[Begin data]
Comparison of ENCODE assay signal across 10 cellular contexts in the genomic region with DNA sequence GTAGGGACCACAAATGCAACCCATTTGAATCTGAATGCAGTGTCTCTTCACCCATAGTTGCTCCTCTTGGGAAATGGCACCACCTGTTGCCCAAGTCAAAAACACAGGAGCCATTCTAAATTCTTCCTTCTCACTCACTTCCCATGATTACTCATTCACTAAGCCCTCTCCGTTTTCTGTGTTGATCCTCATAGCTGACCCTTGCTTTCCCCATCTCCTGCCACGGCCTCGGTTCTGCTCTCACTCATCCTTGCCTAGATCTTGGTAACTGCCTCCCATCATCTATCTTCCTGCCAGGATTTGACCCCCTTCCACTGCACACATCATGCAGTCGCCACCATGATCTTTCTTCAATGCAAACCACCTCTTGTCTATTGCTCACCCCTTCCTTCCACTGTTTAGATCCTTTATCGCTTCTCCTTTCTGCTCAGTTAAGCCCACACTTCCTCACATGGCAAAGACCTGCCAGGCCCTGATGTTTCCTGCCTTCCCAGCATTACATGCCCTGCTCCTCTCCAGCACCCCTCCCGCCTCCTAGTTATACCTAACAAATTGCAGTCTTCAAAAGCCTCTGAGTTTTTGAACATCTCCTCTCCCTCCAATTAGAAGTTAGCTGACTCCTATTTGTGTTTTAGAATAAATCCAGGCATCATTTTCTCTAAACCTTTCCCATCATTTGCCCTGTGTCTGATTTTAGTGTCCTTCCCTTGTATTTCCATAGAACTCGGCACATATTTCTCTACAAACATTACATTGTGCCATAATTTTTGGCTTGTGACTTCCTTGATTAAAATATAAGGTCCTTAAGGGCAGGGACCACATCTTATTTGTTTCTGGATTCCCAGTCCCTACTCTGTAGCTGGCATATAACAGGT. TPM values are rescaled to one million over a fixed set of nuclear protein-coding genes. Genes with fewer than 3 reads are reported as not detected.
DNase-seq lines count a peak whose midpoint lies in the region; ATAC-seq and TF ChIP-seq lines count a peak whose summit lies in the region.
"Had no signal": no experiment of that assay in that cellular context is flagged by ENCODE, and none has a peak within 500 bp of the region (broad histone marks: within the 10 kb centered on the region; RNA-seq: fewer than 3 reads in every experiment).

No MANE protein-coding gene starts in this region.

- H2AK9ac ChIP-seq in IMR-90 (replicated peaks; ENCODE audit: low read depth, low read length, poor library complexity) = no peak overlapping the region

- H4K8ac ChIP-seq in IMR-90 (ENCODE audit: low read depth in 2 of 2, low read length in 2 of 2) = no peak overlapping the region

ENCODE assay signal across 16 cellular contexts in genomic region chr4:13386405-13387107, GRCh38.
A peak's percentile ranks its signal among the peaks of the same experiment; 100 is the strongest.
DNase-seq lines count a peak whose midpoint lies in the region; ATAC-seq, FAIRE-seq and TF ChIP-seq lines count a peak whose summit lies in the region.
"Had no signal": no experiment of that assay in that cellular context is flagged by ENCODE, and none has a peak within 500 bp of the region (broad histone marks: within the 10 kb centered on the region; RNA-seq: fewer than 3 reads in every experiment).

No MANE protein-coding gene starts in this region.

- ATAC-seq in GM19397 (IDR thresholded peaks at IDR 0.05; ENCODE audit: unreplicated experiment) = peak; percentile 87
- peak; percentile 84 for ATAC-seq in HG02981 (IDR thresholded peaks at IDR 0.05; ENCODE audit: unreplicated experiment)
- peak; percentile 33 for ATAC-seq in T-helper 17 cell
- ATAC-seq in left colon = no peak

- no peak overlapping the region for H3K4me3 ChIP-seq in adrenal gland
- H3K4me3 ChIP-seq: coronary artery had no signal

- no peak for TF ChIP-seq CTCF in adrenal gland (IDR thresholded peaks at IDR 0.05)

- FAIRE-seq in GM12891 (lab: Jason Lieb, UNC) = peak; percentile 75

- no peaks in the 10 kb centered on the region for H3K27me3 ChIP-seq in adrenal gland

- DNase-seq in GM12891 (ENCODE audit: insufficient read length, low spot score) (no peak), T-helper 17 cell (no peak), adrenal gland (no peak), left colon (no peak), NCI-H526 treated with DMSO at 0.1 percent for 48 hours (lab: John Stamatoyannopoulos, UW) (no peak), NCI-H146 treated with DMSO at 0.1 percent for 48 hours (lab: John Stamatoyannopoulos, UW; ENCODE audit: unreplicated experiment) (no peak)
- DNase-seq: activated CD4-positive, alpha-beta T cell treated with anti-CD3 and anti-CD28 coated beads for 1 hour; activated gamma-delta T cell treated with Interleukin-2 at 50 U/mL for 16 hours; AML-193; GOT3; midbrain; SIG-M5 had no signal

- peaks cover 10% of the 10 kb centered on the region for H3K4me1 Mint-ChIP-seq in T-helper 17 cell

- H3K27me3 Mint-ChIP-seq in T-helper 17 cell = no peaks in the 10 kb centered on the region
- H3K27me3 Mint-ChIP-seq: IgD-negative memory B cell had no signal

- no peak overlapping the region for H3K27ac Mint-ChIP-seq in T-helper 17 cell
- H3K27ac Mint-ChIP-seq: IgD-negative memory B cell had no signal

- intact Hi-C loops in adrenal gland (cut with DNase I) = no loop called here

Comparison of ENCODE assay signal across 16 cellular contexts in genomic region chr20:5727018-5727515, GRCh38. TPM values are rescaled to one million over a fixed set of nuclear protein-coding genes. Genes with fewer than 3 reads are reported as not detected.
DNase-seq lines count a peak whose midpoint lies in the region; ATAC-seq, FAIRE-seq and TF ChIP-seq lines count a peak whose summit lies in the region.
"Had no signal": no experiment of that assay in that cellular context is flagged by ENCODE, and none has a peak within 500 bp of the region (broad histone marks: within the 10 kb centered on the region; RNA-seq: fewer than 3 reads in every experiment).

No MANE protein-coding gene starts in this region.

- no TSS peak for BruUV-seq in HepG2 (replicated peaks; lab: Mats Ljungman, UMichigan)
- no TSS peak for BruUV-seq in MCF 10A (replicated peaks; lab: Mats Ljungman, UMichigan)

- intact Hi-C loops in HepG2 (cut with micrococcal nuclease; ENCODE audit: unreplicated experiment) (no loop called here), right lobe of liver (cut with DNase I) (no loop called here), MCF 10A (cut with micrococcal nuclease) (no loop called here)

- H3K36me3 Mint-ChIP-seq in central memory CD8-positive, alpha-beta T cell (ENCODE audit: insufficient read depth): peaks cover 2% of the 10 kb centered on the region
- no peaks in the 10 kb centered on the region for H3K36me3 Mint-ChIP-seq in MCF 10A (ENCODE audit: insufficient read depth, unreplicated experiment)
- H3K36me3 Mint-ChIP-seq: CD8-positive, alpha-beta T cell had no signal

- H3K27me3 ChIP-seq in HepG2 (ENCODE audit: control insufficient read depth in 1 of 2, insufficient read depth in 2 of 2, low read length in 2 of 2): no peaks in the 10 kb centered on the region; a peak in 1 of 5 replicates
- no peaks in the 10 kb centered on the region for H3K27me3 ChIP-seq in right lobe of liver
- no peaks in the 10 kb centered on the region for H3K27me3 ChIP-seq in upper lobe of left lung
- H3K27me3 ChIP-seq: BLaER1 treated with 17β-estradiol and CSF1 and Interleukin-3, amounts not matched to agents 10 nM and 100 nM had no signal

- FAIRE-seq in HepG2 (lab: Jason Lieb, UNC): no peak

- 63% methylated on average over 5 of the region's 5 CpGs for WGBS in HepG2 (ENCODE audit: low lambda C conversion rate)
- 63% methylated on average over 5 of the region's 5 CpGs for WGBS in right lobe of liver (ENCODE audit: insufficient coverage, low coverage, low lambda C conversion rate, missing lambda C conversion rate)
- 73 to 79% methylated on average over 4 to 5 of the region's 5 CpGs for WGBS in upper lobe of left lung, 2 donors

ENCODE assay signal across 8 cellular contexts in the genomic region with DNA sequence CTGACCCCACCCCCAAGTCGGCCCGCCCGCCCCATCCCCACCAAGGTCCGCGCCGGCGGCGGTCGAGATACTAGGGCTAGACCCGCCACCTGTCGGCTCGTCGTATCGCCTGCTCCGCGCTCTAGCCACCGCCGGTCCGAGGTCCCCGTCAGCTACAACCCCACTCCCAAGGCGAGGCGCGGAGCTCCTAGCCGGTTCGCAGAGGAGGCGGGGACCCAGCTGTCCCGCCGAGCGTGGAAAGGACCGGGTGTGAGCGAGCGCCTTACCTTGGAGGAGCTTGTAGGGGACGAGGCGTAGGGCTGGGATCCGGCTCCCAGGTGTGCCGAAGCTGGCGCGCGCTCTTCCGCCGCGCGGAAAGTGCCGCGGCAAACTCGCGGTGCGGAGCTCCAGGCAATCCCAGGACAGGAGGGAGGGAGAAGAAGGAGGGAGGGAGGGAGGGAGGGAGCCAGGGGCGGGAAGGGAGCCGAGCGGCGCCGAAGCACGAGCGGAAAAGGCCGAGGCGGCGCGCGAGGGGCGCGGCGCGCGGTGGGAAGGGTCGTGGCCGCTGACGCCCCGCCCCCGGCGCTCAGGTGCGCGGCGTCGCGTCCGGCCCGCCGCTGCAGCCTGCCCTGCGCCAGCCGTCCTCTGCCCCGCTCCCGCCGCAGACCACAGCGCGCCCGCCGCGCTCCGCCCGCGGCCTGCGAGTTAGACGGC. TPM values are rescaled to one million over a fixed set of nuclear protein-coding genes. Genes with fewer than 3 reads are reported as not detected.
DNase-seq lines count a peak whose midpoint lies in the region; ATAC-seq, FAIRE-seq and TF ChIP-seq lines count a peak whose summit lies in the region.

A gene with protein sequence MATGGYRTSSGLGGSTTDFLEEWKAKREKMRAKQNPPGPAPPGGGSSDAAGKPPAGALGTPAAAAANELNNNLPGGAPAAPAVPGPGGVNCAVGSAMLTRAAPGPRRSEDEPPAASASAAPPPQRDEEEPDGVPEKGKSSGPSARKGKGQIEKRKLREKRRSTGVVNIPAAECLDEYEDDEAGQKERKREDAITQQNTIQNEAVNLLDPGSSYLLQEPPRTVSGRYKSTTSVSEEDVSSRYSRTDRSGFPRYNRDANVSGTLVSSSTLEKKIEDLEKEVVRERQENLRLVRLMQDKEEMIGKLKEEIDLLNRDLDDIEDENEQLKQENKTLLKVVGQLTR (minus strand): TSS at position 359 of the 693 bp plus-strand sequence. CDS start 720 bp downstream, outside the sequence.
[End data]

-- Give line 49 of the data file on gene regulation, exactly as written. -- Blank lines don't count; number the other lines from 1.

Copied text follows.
A gene with protein sequence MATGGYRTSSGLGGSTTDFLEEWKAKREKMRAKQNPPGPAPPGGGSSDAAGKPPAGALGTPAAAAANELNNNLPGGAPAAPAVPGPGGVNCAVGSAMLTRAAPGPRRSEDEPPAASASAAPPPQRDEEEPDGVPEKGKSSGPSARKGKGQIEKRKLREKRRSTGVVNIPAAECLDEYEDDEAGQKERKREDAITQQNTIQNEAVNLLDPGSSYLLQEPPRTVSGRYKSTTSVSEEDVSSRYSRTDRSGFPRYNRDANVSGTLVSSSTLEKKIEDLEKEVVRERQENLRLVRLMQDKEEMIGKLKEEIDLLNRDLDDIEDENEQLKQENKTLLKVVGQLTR (minus strand): TSS at position 359 of the 693 bp plus-strand sequence. CDS start 720 bp downstream, outside the sequence.